EXHIBIT: Bridge Out

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Science  13 Dec 2002:
Vol. 298, Issue 5601, pp. 2097
DOI: 10.1126/science.298.5601.2097b

It's known as the “Pearl Harbor of engineering.” The Tacoma Narrows bridge in Washington state, the third longest suspension bridge in the world, collapsed in strong winds on 7 November 1940, just 4 months after it opened. Enlivened by period photos and eyewitness accounts, this exhibit from the University of Washington Libraries in Seattle chronicles the design disaster and its aftermath, from the planning of the original doomed span to the opening of a sturdier replacement in 1950.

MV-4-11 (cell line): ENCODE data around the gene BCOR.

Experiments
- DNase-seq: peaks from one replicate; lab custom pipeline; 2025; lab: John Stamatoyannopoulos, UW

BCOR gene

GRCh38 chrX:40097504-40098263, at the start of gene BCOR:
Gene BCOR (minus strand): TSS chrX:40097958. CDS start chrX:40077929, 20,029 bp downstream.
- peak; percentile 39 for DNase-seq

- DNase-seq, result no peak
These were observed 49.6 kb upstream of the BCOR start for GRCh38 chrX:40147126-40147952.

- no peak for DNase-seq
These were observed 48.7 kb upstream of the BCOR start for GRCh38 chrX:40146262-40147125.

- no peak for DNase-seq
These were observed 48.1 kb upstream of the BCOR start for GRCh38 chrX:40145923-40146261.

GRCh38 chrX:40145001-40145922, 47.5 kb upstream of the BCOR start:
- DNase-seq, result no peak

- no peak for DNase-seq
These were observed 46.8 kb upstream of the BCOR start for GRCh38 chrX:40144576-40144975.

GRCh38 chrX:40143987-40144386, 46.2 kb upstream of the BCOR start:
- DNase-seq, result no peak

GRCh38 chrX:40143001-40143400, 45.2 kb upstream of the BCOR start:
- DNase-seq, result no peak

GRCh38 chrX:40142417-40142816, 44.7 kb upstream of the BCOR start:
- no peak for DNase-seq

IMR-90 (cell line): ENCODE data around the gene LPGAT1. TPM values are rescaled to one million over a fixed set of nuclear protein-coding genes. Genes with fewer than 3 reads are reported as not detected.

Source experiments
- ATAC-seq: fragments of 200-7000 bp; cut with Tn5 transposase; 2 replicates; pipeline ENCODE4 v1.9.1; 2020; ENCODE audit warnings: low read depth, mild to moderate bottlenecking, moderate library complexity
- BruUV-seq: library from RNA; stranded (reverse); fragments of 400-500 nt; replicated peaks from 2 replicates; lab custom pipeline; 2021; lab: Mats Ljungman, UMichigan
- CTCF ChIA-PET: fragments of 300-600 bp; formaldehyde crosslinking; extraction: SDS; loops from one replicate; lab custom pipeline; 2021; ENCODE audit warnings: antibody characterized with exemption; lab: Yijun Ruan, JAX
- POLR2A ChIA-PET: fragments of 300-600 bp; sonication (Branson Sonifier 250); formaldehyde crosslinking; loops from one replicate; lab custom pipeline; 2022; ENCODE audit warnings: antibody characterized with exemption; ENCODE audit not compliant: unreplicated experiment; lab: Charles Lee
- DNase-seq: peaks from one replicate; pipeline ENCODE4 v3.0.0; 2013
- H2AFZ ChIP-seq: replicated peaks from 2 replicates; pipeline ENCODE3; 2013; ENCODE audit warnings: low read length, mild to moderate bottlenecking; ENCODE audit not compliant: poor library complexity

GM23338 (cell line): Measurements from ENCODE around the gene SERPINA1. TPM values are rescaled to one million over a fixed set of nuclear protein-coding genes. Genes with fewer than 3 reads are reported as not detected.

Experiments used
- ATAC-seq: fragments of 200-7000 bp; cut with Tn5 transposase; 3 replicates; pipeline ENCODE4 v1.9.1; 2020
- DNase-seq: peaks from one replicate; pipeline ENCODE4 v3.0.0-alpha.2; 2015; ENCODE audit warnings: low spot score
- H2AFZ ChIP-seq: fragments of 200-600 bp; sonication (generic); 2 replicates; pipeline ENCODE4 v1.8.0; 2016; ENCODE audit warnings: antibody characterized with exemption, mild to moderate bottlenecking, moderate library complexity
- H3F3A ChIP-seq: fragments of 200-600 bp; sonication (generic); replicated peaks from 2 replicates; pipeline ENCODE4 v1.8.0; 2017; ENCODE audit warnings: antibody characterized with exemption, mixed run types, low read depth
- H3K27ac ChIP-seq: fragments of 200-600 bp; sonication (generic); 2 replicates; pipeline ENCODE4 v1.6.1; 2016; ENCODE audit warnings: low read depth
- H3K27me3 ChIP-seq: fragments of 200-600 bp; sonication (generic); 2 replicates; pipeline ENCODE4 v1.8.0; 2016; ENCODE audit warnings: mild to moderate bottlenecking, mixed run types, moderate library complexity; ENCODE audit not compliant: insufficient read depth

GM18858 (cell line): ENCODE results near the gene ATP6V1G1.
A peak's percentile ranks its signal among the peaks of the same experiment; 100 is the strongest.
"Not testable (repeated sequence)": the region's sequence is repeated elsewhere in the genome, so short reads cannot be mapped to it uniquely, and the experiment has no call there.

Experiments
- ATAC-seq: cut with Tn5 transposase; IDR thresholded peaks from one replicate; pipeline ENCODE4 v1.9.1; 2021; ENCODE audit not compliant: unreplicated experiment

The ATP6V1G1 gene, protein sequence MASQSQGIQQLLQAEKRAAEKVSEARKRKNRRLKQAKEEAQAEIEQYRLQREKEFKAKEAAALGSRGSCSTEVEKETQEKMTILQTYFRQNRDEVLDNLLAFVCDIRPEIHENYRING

The bridge showed signs of instability even during construction, and visitors would line up to cross the bouncy span as if it were an amusement park ride. By chance, an engineering professor who was studying ways to damp these movements was filming on the bridge when it began pitching and twisting violently. Along with stills from his footage, the site features other eye-catching shots of the bridge's death throes. After the fall, investigators concluded that the bridge was too flexible to withstand the 67-km-per-hour winds blowing that day, motivating engineers to scrupulously test the design of the successor in a wind tunnel.


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